When Do I Need an Engine Teardown?

Recently, I had a call from a customer. In this case, the customer had an issue with a propeller. The customer’s aircraft was parked and not moving, and a Cessna aircraft passed by too close. The high wing impacted the top end of the vertical blade on his three-blade propeller. No real visible damage. The engine wasn’t running, and the other pilot had insurance to take care of any damage.

This seemed like a very simple claim. But it has turned out to be a bit more complicated than we expected. But before I get into that, let’s talk about claims and propellors. If you happen to be the unfortunate person to have a propeller damaged, what can you expect your aviation insurance company to do?

Should I Submit a Prop Strike Claim?

Should you submit an insurance claim for a prop strike? Well, it depends. There are a number of variables that can affect the claims department’s decision. Some of those would be the kind of damage, the severity of the damage, the age and the hours on the propeller, and the propeller and engine factory guidelines. My disclaimer: I’m just sharing my experience. I’m not a mechanic, and I don’t work for the FAA. So, talk to your mechanic and/or the FAA before you do anything.

Let’s start with the minor nicks. Often, a propeller is damaged by debris or rocks on the runways, causing nicks and scratches. If you fly off grass or gravel, expect them. Don’t worry; many of these small nicks can be removed or filed out by the mechanic. But be careful with this. Through the years I have seen many propellers “repaired,” yet end up being damaged beyond repair.

Years ago, I had a friend who bought an aircraft that had a propeller that was filed below minimums. When the mechanic at the next annual (my friend’s first annual) tried to check a nick, it was below allowable minimums. That meant a new propeller and an unexpected expense! It’s very difficult to determine if you have a propeller that’s within limits when you purchase an aircraft. Few people give it much thought, especially when dealing with a fixed-pitch prop. I doubt most pre-buy inspections would have found the prop issue.

It’s a little easier with a constant-speed propeller. Buying or owning an aircraft with a constant-speed propeller usually means having the prop overhauled or maintained throughout its life. This means more attention is paid to the constant-speed propeller compared to a fixed-pitch propeller. Additionally, ADs that come out on the propellers have put emphasis on checking their condition.

If your prop has minor nicks and chips, the mechanic will likely try to fix the problem, and the cost will be below the deductible of the policy. If the nick creates enough damage to the blade that it needs to be replaced or needs a new prop, I think I would contact the claims department about filing a claim. This doesn’t mean they’ll do anything, but if the nick is substantial and needs to have the prop replaced, you could have a claim.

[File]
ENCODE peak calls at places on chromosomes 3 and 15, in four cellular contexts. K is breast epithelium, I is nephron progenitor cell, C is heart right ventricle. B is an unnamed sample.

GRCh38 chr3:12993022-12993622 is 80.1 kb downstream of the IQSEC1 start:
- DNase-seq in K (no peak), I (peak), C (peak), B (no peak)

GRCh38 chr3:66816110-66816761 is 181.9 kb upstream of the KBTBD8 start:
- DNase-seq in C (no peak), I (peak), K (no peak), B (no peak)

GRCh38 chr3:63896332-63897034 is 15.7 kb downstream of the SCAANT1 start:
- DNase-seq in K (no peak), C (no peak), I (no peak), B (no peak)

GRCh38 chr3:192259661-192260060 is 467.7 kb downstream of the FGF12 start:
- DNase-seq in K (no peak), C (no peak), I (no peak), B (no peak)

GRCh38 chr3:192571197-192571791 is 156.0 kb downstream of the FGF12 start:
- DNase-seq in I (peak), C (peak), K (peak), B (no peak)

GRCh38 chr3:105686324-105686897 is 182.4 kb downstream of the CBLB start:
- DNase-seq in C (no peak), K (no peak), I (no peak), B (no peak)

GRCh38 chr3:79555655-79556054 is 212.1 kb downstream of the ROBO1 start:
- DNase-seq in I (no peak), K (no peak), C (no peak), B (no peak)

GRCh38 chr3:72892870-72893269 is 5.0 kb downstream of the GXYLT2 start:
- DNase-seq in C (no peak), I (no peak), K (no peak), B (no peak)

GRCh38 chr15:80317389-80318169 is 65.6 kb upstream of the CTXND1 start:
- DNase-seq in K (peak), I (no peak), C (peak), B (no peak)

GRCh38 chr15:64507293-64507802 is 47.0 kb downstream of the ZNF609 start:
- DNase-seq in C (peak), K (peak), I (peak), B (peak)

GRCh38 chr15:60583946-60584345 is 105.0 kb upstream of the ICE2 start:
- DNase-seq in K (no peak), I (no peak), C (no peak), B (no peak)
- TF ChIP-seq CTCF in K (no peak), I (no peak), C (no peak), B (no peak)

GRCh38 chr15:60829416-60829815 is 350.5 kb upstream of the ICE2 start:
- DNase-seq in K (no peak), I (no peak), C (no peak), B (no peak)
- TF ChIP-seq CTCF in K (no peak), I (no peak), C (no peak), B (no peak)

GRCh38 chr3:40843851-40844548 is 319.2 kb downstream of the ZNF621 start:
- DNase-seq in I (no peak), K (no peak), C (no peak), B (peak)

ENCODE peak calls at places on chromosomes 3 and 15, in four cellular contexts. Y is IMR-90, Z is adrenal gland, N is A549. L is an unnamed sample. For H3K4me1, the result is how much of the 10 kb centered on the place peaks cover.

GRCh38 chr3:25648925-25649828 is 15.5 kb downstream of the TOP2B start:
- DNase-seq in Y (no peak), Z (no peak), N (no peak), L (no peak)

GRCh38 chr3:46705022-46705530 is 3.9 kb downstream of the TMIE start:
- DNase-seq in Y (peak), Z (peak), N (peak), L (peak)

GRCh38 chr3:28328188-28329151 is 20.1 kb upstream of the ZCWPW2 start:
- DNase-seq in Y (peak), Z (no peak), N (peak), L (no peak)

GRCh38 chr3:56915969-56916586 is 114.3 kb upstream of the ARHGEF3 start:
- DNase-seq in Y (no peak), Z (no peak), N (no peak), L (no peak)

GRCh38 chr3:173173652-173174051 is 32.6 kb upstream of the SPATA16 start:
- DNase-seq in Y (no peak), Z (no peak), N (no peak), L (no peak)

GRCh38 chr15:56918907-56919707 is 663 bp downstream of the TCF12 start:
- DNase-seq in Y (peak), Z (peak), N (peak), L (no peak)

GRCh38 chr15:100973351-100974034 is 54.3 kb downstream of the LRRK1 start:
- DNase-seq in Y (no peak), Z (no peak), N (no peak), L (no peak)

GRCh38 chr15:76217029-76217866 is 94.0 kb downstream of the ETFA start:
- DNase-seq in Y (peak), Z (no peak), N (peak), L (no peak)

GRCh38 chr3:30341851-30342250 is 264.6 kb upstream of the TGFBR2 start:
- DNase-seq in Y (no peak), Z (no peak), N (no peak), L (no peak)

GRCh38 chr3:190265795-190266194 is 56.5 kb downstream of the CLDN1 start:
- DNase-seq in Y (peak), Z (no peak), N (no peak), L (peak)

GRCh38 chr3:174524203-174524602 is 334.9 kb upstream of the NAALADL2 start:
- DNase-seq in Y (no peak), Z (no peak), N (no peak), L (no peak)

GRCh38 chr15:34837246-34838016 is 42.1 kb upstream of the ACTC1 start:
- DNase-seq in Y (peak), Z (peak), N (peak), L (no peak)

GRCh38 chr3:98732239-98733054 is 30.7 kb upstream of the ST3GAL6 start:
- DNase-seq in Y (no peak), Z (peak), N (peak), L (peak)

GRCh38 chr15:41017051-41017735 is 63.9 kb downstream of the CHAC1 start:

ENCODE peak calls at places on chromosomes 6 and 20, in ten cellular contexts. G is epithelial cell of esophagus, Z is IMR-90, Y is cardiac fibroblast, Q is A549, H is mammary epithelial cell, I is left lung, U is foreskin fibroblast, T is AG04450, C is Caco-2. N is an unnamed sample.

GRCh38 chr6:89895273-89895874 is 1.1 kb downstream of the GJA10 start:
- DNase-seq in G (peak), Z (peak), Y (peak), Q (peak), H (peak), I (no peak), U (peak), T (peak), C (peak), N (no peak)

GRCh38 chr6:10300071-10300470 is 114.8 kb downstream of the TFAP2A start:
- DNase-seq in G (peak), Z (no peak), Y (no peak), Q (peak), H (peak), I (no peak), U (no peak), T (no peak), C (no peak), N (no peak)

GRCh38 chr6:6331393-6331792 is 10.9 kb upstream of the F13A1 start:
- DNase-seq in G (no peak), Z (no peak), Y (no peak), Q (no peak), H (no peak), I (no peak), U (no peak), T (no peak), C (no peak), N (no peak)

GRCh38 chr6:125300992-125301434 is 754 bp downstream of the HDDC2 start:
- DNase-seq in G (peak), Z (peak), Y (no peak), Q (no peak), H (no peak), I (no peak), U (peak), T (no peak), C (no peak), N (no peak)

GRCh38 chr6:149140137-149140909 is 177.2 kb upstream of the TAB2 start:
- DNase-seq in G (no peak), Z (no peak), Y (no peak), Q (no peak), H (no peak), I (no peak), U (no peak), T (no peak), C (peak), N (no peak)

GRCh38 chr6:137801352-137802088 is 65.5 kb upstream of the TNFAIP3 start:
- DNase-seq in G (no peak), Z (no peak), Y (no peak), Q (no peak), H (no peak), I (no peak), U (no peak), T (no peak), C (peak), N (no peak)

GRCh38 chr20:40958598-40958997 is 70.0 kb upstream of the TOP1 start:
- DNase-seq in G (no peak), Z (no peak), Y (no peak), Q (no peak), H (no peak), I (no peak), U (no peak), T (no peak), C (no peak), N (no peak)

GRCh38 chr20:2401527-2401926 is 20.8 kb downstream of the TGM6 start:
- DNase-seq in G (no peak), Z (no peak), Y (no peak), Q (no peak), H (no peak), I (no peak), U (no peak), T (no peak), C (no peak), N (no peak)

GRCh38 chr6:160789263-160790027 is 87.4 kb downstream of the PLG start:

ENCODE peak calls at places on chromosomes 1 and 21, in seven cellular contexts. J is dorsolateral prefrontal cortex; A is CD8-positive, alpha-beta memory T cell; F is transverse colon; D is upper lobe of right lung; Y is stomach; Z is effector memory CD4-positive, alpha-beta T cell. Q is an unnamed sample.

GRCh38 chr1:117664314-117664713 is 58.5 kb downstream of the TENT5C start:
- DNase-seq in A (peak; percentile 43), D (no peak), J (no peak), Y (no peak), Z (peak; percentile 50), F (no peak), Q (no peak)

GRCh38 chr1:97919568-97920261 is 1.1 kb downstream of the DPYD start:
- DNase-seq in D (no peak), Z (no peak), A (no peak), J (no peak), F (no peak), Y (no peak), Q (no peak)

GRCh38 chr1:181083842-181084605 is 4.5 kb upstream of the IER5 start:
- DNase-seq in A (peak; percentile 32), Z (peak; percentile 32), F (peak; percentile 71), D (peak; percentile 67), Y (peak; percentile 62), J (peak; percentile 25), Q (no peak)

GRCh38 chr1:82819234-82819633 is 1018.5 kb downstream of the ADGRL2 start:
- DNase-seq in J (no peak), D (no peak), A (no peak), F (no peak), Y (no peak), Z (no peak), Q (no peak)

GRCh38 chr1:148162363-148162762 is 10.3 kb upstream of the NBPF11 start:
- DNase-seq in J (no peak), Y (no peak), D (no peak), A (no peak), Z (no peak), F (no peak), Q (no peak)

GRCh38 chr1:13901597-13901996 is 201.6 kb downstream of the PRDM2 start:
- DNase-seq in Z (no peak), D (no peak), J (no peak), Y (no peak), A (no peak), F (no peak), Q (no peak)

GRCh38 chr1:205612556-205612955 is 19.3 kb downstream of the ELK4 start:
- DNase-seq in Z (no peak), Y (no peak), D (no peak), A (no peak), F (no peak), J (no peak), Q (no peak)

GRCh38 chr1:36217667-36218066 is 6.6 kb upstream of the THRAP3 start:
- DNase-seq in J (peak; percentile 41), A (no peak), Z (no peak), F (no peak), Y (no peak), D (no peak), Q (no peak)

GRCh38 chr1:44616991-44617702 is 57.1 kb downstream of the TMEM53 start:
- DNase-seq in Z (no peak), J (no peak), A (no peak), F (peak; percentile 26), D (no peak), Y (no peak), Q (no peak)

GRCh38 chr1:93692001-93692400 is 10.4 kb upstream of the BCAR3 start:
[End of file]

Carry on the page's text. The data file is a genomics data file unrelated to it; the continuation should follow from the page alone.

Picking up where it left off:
Typically, this type of damage — especially if it’s a big nick — would warrant some concern about the engine and the integrity of the prop. But nothing really needs to be done unless the FAA or manufacturer guidelines warrant it. Don’t jump the gun and contact claims and try to get a new prop. Remember, most small nicks and repairs won’t pass the deductible in cost, and if you file a claim, you now have a claim history and probably a premium increase at renewal.

Click image to enlarge

This from COO Aviation Director Scott Sherer’s plane, which wound up getting a new prop because of this prop ding, presumably from a rock.
This photo is a closeup of previous image.

Sudden Stoppage

We’ve all seen pictures of props with “Q-tips,” the bends or curls at the tips that prevent usage. A rule of thumb I have heard is that if the propeller is evenly bent on all blades, there is less chance of crankshaft damage. But, in my thinking, if the prop hit the ground and the engine stopped, I want a mechanic to check it. Call me a coward, but I would expect no less than a dial indicator on the crank flange. Dial indicators will probably be the first thing that a claims department will request. If there’s nothing out of round, they might just repair or replace the prop, depending on the manufacturer guidelines.

The insurance company doesn’t want to send the pilot out with a propeller and engine that might fail and cause a bigger claim, so don’t worry about being at risk because the company is cheap. If the blade damage warrants it, the claims adjuster will request that the engine be torn down and inspected for damage. But it goes further than just the claims adjuster.

I Don’t Need No Stinkin’ Teardown!

Many engine manufacturers require that the engine be torn down for any impact to a propeller. I have been told a few different things. One is that if the propeller needs to be removed from the engine to be repaired, the engine needs to be torn down. I have also heard that if the engine wasn’t turning, it doesn’t need to be torn down. What’s the correct answer? The engine manufacturer will be the best source.

A good example is the Lycoming Service Bulletin No. 533C, which describes when the Lycoming engine should be torn down for inspections from a prop strike and what they consider a prop strike. Part of the Service Bulletin is below.

Service Bulletin No. 533C
(Supersedes Service Bulletin No. 533B)